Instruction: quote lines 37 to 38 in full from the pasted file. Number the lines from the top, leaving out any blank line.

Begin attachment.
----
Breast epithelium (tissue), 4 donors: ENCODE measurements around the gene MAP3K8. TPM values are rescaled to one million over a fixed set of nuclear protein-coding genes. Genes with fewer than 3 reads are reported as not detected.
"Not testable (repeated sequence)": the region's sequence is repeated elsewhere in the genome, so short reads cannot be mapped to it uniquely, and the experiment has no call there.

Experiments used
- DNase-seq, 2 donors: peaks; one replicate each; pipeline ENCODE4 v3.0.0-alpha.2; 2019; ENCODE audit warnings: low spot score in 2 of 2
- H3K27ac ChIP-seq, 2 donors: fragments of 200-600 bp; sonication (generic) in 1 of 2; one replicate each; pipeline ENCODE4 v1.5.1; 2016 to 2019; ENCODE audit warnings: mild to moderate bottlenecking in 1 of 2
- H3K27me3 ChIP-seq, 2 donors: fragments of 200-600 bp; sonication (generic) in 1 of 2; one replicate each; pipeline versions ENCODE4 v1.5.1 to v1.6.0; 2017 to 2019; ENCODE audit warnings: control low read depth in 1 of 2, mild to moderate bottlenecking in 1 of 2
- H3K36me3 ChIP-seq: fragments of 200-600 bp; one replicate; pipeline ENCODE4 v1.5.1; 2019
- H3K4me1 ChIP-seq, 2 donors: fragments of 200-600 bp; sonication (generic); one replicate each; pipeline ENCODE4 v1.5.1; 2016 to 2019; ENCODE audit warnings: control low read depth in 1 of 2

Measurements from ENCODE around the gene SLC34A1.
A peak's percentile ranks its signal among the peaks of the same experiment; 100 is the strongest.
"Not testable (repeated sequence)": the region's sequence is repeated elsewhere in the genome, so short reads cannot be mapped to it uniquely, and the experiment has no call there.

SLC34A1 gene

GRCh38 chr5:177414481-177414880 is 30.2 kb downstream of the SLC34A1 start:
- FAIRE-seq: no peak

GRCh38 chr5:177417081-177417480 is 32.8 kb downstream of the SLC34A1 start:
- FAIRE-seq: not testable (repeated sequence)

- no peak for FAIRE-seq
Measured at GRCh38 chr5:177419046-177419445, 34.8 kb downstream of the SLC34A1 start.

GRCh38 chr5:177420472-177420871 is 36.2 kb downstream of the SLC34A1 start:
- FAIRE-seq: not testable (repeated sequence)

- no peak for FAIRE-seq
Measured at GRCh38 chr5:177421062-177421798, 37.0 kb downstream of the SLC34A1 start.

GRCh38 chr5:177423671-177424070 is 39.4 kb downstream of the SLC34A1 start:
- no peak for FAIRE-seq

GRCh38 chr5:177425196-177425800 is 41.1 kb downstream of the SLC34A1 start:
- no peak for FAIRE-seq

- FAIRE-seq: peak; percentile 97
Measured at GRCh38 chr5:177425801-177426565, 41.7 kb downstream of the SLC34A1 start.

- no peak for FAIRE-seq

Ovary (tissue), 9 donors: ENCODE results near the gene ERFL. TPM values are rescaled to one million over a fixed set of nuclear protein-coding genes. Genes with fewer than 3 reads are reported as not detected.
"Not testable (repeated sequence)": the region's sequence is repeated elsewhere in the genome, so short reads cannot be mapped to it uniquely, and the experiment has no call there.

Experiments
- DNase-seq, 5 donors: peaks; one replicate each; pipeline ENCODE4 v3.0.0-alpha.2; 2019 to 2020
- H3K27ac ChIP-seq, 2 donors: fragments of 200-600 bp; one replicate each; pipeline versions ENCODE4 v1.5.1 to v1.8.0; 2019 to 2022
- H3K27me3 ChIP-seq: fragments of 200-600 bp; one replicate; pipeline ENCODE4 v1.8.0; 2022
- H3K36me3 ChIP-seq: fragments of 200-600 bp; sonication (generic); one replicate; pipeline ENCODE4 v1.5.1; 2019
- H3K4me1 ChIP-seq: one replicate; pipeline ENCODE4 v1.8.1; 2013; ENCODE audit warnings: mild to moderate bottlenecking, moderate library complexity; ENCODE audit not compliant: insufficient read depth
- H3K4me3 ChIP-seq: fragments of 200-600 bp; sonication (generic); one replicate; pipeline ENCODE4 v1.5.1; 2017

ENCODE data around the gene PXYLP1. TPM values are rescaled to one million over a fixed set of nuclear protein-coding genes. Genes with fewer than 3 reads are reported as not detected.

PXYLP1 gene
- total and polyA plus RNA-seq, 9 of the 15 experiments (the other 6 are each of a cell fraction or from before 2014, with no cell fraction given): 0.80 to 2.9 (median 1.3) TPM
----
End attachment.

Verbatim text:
- H3K4me1 ChIP-seq: one replicate; pipeline ENCODE4 v1.8.1; 2013; ENCODE audit warnings: mild to moderate bottlenecking, moderate library complexity; ENCODE audit not compliant: insufficient read depth
- H3K4me3 ChIP-seq: fragments of 200-600 bp; sonication (generic); one replicate; pipeline ENCODE4 v1.5.1; 2017